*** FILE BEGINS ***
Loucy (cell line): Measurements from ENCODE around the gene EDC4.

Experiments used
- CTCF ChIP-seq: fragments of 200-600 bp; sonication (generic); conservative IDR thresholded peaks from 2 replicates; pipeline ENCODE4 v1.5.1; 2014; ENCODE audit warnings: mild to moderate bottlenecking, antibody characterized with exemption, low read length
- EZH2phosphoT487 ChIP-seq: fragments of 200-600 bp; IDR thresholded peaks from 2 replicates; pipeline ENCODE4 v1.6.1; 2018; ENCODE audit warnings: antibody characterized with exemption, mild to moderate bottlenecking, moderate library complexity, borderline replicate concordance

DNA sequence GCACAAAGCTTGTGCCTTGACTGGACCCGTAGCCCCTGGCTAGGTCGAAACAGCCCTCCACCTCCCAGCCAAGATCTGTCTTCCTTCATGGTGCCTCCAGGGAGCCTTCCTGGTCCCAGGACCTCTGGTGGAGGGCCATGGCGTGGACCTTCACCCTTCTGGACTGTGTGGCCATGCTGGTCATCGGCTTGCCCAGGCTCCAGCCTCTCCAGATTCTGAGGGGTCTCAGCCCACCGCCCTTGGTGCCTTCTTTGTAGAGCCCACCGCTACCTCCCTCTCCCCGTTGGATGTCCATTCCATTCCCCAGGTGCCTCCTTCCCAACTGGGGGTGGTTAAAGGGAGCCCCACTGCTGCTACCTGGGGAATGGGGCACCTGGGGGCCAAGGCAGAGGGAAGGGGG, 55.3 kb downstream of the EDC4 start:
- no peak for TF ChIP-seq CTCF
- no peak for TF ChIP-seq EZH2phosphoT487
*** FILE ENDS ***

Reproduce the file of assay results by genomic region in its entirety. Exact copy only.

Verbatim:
Loucy (cell line): Measurements from ENCODE around the gene EDC4.

Experiments used
- CTCF ChIP-seq: fragments of 200-600 bp; sonication (generic); conservative IDR thresholded peaks from 2 replicates; pipeline ENCODE4 v1.5.1; 2014; ENCODE audit warnings: mild to moderate bottlenecking, antibody characterized with exemption, low read length
- EZH2phosphoT487 ChIP-seq: fragments of 200-600 bp; IDR thresholded peaks from 2 replicates; pipeline ENCODE4 v1.6.1; 2018; ENCODE audit warnings: antibody characterized with exemption, mild to moderate bottlenecking, moderate library complexity, borderline replicate concordance

DNA sequence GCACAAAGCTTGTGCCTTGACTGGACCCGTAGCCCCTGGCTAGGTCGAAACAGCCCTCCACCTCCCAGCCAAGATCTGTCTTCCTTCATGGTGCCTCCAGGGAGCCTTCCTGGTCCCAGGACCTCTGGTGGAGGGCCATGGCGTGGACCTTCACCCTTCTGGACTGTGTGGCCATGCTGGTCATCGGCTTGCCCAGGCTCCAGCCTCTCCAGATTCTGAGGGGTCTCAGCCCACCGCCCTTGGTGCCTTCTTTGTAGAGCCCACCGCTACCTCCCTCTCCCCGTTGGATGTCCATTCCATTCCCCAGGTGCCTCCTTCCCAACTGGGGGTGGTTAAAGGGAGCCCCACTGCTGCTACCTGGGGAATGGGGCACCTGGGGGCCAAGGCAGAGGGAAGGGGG, 55.3 kb downstream of the EDC4 start:
- no peak for TF ChIP-seq CTCF
- no peak for TF ChIP-seq EZH2phosphoT487